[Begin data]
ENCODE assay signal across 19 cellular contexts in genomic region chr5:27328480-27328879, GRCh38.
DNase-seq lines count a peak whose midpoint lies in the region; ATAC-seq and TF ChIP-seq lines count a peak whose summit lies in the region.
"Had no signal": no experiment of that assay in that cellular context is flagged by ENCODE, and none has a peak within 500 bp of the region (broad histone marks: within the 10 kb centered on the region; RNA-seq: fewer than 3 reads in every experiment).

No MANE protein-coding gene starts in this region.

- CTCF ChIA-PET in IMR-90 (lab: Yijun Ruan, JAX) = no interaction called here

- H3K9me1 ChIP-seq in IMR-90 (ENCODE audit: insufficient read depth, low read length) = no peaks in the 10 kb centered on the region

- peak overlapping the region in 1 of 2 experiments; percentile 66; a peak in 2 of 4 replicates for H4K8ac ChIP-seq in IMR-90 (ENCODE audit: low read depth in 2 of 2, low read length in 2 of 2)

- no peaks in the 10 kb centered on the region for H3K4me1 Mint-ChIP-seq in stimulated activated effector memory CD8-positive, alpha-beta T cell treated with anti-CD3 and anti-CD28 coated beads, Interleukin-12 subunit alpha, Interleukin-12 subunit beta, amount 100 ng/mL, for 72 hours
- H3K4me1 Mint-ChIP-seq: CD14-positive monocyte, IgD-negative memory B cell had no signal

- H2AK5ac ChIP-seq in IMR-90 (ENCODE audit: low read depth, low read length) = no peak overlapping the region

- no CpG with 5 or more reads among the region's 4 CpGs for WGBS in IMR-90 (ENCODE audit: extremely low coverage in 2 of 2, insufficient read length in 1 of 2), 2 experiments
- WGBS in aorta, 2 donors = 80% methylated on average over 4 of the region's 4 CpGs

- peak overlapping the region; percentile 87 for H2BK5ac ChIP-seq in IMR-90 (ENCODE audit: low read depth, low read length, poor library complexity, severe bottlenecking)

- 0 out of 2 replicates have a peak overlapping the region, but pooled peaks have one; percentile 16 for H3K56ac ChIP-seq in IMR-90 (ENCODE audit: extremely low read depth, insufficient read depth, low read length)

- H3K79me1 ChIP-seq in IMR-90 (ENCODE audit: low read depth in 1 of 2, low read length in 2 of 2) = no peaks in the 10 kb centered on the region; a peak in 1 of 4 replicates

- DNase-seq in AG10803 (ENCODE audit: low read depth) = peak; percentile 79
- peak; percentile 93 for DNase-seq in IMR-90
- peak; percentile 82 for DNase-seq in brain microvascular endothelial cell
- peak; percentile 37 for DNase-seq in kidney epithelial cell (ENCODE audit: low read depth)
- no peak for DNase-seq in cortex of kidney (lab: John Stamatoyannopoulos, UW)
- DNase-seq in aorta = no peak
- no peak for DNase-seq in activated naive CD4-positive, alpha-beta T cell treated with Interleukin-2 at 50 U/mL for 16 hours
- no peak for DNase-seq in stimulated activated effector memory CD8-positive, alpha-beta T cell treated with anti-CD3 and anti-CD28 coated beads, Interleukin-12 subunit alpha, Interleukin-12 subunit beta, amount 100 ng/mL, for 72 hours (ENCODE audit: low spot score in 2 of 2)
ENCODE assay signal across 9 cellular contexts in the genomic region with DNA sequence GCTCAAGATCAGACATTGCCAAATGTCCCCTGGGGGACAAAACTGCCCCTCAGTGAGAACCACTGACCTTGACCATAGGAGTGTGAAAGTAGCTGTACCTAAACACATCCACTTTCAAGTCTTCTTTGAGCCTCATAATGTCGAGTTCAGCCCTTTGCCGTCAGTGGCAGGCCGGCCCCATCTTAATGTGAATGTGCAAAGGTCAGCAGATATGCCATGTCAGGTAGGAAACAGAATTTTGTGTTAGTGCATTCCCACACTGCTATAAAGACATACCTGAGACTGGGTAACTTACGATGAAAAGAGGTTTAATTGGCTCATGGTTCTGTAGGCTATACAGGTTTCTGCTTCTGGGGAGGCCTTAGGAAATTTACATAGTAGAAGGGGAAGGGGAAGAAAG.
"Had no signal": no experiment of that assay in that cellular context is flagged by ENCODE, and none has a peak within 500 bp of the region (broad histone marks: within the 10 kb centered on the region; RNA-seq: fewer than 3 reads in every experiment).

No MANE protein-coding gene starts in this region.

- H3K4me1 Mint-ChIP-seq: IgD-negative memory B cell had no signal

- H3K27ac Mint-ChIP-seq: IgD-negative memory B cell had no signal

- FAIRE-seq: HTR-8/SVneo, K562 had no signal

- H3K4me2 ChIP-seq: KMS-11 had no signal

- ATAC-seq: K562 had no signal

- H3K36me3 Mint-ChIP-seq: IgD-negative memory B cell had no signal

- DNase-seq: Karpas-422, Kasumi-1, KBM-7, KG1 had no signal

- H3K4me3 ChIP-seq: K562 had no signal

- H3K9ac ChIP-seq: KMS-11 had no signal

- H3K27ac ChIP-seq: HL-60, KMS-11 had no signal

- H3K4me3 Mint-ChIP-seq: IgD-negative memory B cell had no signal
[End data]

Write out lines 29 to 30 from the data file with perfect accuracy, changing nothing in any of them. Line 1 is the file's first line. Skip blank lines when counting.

- FAIRE-seq: HTR-8/SVneo, K562 had no signal

- H3K4me2 ChIP-seq: KMS-11 had no signal